Japanese Scientists Create Touchable Holograms // Current To Our Faithful Current.com Users: Current's run has ended after eight exciting years on air and online. The Current TV staff has appreciated your interest, support, participation and unflagging loyalty over the years. Your contributions helped make Current.com a vibrant place for discussing thousands of interesting stories, and your continued viewership motivated us to keep innovating and find new ways to reflect the voice of the people. We now welcome the on-air and digital presence of Al Jazeera America, a new news network committed to reporting on and investigating real stories affecting the lives of everyday Americans in every corner of the country. Thank you for inspiring and challenging us. – The Current TV Staff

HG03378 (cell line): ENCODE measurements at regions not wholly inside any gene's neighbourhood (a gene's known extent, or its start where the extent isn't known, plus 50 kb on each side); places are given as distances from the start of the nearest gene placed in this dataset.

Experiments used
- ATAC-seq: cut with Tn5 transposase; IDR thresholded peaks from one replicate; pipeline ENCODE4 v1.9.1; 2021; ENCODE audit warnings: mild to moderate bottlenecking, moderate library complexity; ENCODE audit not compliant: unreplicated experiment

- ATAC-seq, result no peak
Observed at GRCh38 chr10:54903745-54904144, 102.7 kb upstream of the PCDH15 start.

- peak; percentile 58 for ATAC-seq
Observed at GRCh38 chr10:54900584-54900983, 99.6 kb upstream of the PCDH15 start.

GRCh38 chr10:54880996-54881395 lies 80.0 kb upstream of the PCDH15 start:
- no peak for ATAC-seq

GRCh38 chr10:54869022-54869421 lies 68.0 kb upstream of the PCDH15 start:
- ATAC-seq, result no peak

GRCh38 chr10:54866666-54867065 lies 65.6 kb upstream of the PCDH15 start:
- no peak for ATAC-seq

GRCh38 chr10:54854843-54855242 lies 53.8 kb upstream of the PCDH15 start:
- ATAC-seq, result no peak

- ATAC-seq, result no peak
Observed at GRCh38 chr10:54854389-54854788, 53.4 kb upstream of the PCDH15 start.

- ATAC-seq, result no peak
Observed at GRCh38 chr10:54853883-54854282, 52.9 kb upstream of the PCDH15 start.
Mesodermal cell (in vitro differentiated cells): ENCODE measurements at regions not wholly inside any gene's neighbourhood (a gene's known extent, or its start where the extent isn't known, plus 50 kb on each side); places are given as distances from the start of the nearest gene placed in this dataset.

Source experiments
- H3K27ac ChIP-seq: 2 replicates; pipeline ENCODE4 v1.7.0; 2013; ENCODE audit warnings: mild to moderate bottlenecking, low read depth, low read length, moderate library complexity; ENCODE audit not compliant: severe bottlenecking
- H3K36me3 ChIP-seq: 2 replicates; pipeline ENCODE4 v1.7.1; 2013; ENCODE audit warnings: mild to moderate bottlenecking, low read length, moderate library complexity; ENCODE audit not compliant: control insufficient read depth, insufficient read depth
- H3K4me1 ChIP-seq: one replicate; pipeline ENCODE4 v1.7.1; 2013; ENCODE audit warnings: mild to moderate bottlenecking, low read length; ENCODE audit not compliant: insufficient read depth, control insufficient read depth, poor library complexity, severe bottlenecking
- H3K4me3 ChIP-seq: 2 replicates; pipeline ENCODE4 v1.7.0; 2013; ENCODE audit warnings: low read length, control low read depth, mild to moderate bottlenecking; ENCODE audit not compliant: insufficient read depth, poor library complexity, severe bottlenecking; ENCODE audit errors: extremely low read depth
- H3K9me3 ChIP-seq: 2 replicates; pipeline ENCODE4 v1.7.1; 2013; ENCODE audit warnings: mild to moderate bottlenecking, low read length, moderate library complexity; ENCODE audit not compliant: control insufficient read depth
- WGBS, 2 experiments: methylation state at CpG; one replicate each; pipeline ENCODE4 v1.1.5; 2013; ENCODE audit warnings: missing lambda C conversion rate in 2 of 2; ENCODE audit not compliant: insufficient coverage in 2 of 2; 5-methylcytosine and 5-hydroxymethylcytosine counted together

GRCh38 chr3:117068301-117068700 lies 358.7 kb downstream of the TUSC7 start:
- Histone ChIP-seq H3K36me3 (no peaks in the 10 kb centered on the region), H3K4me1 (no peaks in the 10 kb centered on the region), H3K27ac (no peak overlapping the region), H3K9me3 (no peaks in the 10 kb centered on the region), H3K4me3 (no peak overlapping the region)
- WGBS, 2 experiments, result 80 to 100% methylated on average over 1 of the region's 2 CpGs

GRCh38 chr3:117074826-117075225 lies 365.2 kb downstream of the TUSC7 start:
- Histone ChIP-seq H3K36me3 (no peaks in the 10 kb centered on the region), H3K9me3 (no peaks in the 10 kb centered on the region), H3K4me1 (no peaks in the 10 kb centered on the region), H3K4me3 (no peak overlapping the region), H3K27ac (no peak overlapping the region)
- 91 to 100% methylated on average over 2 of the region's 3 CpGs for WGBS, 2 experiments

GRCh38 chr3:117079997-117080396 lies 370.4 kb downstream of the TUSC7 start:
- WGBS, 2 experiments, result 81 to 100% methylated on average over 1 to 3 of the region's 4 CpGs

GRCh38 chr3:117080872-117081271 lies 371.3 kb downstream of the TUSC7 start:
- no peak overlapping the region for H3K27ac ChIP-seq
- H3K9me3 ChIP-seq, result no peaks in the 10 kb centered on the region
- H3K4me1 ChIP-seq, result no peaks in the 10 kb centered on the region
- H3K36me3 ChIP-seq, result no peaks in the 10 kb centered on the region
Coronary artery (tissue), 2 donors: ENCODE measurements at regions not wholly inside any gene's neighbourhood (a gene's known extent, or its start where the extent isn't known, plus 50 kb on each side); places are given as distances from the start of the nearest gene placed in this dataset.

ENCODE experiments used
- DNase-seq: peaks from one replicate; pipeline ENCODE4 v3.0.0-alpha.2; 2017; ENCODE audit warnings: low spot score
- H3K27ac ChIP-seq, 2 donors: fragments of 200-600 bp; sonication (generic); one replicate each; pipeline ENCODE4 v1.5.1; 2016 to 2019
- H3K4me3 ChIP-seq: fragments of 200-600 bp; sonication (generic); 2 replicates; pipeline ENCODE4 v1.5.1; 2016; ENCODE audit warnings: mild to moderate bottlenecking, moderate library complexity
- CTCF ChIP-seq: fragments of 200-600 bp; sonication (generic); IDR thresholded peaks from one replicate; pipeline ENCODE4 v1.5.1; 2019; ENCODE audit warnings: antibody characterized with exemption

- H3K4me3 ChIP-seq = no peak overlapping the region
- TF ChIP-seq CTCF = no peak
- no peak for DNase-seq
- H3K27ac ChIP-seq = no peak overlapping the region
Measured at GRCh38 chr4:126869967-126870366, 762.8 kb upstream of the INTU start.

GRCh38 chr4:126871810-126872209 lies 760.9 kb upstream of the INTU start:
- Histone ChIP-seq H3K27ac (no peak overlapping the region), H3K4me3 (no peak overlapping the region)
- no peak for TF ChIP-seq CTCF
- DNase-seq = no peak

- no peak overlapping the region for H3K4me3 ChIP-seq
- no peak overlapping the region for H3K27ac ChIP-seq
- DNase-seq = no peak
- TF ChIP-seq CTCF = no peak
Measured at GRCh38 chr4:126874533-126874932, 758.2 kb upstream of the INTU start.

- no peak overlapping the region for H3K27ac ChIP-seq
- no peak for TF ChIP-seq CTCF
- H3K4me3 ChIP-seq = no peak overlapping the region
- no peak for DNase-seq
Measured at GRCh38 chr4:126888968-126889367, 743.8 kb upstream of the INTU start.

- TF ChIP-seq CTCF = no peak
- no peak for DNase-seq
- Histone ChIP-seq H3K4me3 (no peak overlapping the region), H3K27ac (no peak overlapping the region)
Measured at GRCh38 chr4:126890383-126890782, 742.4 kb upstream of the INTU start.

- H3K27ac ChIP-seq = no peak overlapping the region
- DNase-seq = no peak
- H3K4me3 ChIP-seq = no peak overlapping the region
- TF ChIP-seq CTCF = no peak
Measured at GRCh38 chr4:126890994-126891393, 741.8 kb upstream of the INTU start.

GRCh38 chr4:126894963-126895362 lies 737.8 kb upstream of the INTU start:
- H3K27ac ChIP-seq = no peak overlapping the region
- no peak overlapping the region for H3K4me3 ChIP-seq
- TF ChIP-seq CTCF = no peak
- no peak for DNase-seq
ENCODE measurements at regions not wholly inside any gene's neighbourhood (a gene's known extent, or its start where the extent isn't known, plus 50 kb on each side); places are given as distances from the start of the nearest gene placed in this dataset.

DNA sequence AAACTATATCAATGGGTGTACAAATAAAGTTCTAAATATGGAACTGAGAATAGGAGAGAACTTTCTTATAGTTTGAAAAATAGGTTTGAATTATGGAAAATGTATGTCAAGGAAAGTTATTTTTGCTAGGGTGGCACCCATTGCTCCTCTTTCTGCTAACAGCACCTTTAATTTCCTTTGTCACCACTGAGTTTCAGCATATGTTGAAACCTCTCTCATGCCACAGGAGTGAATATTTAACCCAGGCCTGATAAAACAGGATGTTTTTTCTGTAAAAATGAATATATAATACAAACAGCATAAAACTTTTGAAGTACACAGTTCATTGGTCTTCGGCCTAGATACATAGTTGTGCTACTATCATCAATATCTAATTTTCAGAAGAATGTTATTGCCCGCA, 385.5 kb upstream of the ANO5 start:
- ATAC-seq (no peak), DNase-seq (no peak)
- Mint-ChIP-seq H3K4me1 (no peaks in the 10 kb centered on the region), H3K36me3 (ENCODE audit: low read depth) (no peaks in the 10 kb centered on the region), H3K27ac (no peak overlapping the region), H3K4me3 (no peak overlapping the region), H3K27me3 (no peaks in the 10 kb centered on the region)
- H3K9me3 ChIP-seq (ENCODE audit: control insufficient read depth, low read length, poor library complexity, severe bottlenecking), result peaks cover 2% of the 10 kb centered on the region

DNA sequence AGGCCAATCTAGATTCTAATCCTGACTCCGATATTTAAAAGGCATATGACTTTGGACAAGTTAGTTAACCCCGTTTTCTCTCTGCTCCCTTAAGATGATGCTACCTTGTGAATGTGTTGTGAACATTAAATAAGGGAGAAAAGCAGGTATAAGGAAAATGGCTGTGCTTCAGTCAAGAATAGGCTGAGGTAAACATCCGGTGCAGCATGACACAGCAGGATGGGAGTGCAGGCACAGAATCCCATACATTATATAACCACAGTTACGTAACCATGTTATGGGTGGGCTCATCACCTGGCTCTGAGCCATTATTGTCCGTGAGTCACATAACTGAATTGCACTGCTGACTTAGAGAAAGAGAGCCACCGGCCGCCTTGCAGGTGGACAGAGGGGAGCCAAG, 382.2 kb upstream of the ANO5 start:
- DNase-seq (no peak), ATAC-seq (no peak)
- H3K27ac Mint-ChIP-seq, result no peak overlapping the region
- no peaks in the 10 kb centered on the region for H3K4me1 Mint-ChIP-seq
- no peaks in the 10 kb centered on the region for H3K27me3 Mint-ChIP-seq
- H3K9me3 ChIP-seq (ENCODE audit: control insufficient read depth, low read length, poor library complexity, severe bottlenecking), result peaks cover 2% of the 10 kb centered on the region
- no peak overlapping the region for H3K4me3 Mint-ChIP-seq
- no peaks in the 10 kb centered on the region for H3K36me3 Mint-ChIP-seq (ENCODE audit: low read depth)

Top ten global skill shortages Financial and budgetary, IT and green skills top the list of ten skills that Hays’ global offices and clients commonly identify as being in the greatest demand. “Talent shortages are a global problem,” said Charles Logan, Director at Hays. “We operate in 32 countries and these skills are the ones that our clients globally say are in most demand. For anyone considering their career options in our globalised economy, these are the skills to focus on. “Our list is broken down by “soft” and “hard” (job-specific) skills and it shows there is a common global perception that candidates do not have a sufficient standard of soft skills. In terms of hard skills, current economic circumstances and long-term demographic trends are driving demand.” Hays’ top ten global skills shortage list is: Soft skills• Languages: A common theme among sectors and countries is the need for additional language skills. About HaysHays plc (the "Group") is a leading global professional recruiting group.